Defendants were acutely aware of the detriment market timing had on the legitimate shareholders. For example, an internal Invesco study acknowledged that the timing activity hurts the funds of other investors, diluting the value of their shares, to underwrite the spectacular returns enjoyed by Canary and the other "Special Situations" Invesco had allowed into the funds. According to the study, Invesco funds with "heavy timing flows" produced returns between .75% and 1% lower than non-timed funds. In an internal February 12, 2003 e-mail, defendant Timothy Miller acknowledged that timing activity was "costing our legitimate shareholders significant performance."
Further, a January 15, 2003 Memorandum from Jim Lummanick, Invesco's Chief Compliance Officer, to Raymond Cunningham, Invesco's CEO and COO, admitted, among other things, that illegal trading: (1) "has a negative impact on performance" because portfolio managers increase their use of cash to deal with large exchanges; (2) causes "negative tax consequences," which "adds insult to injury for long-term shareholders, since they suffer potentially lower returns and an extra tax burden;" (3) distort the investment style of mutual funds in order to accommodate illegal trading; and (4) the high volume of activity increases the risk that portfolio managers will make errors. Nevertheless, Defendants continued to engage in "Special Situations" with select customers and actively encouraged market timing of the Invesco Funds. As further alleged in the complaint, various brokers and financial institutions also participated in the market timing schemes, to the detriment of ordinary investors.
In addition to the profits from their market timing, according to the New York State investigation, Invesco also made illegal gains by charging ordinary investors in excess of $160 million in management fees while breaching their fiduciary duties to those very same investors. None of the above detailed material information was disclosed to the members of the Class during the Class Period.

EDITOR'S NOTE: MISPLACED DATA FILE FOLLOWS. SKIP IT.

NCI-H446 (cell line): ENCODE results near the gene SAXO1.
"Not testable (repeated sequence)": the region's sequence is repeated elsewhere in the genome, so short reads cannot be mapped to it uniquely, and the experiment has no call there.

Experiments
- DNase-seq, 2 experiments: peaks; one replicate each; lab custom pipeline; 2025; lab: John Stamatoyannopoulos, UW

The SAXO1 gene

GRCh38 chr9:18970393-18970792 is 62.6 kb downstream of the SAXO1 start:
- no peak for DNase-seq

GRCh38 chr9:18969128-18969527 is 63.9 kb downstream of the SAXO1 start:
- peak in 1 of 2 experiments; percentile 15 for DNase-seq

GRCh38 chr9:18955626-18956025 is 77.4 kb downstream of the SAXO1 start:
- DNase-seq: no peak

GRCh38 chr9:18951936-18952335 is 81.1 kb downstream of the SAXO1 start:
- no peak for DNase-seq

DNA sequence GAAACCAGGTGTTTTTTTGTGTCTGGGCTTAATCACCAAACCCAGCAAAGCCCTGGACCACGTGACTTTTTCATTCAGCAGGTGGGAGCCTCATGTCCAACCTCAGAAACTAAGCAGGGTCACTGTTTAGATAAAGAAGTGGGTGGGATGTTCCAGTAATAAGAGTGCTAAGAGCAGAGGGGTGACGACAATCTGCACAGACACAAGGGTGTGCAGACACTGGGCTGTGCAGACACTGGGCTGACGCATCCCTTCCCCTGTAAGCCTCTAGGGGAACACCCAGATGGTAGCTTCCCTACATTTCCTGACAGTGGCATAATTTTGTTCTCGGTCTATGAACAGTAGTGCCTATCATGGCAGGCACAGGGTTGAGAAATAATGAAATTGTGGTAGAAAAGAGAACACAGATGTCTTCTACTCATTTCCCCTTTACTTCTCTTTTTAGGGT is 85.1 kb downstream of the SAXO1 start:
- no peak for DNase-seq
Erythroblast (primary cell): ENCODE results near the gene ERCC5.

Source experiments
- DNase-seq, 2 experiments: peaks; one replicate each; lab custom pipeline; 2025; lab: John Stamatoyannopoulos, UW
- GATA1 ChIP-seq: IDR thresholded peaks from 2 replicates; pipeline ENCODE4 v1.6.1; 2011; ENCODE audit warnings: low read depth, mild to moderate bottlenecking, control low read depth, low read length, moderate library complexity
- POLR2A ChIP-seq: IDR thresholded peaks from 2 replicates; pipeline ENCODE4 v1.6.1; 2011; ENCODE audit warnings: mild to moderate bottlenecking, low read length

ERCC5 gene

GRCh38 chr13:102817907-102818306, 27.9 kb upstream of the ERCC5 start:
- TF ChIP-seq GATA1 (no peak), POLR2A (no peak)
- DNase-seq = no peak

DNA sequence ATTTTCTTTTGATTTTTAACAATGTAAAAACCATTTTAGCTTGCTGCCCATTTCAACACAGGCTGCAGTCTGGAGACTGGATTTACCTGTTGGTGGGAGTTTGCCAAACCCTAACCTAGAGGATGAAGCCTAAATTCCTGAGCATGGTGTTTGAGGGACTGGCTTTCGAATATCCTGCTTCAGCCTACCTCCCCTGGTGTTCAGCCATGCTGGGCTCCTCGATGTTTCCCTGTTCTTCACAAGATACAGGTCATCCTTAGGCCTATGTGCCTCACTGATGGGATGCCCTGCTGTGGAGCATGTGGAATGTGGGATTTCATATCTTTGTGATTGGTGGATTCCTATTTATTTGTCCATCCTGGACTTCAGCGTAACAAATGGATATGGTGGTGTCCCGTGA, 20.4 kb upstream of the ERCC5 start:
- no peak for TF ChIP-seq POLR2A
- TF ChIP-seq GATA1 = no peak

On May 20, 2010, the Court preliminarily approved proposed settlements, totaling $20,455,400, that would resolve this litigation. On October 25, 2010, the Court entered Judgments granting final approval to the settlements and entered separate Orders granting Plaintiffs' Counsel's application for an award of attorneys' fees and expenses and approving the Plan of Allocation of the settlement proceeds.
The deadline for submitting a Proof of Claim to share in the proceeds of the settlements was December 8, 2010. Any Proof of Claim submitted after December 8, 2010 will be noted as a late claim, and if otherwise eligible, will be presented to the Court as such. If you wish to submit a Proof of Claim, it should be accompanied by a statement showing good cause for the late submission. It is in the discretion of the Court whether or not to accept any late claims. A copy of the Proof of Claim form is available on the "Case Documents" page.